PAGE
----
Apr 8, 2024 - Health

Trump's abortion announcement left one big question

Photo of Trump walking on stage with a flag on the side.

Trump at the 2019 March for Life rally. Photo: Mark Wilson/Getty Images

Former President Trump is refusing to back a national abortion ban, but he could still sharply restrict the procedure if he returns to the White House.

Why it matters: Trump's long-promised statement on abortion Monday didn't clear up whether he would wield executive power to force through limits that anti-abortion advocates are agitating for.

The big picture: After months of wrestling with whether to back a national ban, Trump on Monday endorsed leaving in place the patchwork status quo that's emerged in the states since the Supreme Court that he reshaped overturned the federal right to abortion.

  • He essentially punted on an issue that's vexed the GOP since the 2022 Dobbs decision and turned into a huge liability for them at the polls. Abortion rights advocates will still link Trump to strict bans like the new six-week limit in Florida, and many anti-abortion groups voiced their displeasure with Trump on Monday.
  • Even with full GOP control, Congress likely wouldn't have the votes for a ban on abortion at 15 or 16 weeks, as Trump previously hinted he was leaning toward.
  • That means a Trump-run Justice Department and Health and Human Services would likely have more influence on abortion access going forward.

State of play: Anti-abortion advocates have been laying the groundwork for a Trump DOJ to broadly interpret the 1873 Comstock Act, which banned the interstate mailing of "obscene" material like pornography, as well as abortion drugs and contraception.

  • The abortion provision remained on the books, taking on greater prominence after Roe's demise.
  • Biden's Justice Department issued a legal memo saying Comstock didn't prohibit the lawful mailing of abortion drugs.
  • But anti-abortion groups say the next Republican administration could rescind that memo and use Comstock to shut down not just the mailing of abortion drugs mifepristone and misoprostol but any equipment used in procedural abortions at clinics in those states that allow the procedure.

Any such effort would amount to a de facto national ban and draw a legal challenge from abortion rights advocates that would likely land before the Supreme Court.

  • Conservative justices Samuel Alito and Clarence Thomas both invoked Comstock during recent oral arguments in a case challenging the availability of mifepristone.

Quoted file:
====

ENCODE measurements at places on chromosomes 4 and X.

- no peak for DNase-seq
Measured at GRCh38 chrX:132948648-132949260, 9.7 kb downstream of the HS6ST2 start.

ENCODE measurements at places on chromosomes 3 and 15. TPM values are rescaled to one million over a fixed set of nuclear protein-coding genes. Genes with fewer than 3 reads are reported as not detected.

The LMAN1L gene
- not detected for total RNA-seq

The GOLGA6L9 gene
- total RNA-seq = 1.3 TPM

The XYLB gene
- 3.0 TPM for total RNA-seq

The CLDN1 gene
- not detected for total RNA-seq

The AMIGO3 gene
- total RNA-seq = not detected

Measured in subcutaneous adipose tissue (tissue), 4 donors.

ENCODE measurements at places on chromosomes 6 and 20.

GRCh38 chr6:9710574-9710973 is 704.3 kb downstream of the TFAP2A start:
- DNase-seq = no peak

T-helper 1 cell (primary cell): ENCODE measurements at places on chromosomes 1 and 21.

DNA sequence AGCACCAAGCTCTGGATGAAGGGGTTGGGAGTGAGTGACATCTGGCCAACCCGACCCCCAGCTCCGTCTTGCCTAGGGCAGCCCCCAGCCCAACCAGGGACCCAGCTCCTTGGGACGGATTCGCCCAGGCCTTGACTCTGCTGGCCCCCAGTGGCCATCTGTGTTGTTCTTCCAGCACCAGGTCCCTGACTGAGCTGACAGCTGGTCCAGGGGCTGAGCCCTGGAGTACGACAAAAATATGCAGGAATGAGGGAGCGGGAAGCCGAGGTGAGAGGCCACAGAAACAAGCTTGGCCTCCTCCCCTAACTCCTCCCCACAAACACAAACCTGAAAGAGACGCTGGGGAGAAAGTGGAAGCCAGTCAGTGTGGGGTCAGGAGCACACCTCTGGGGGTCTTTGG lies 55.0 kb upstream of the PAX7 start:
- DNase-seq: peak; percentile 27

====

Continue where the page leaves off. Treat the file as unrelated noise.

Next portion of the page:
What they're saying: Trump hasn't publicly weighed in on Comstock, and his campaign did not respond to a request for comment Monday.

  • Mary Ziegler, a legal historian at the UC Davis School of Law who specializes in abortion rights, told Axios that Trump appears to running two separate campaigns.
  • One tries to appeal to the majority of voters who think abortion should remain accessible. And behind the scenes, in conservative think tanks and law firms, allies are laying the groundwork to implement Comstock while Trump keeps his distance.

Trump is "neither embracing nor rejecting" the idea that he could use Comstock to restrict abortion nationwide, Ziegler said. "He's sort of just letting people draw whatever conclusion they will."

  • Although the Supreme Court appears unlikely to curtail mifepristone access, Ziegler also pointed out that a Trump HHS secretary could revoke the Food and Drug Administration's approval of the drug — though that, too, would draw a legal challenge.
  • Rachel Rebouché, dean of Temple University's law school and a reproductive health law scholar, said it's worth watching if Trump brings up Comstock down the road, and if he does, how he squares that with leaving abortion to the states to decide.

While some anti-abortion groups Monday challenged Trump's "leave it to the states" position, they pointed to the impact his administration could have in a second term.

  • "While federal legislation on abortion policy is challenging at present, we are confident that a Trump administration will be staffed with pro-life personnel committed to pro-life policies, including conscience rights, limits on taxpayer funding of abortion, and protections for pro-life states," CatholicVote president Brian Burch said in a statement.
  • On the other side, Deirdre Schifeling, ACLU's chief political and advocacy officer, acknowledged that possibility.
  • "Trump is a good enough politician to recognize that the American people are in favor of protecting abortion so he is trying to hide the ball," she said. "The American people are not fooled."

Go deeper: Where abortion is on the ballot in November

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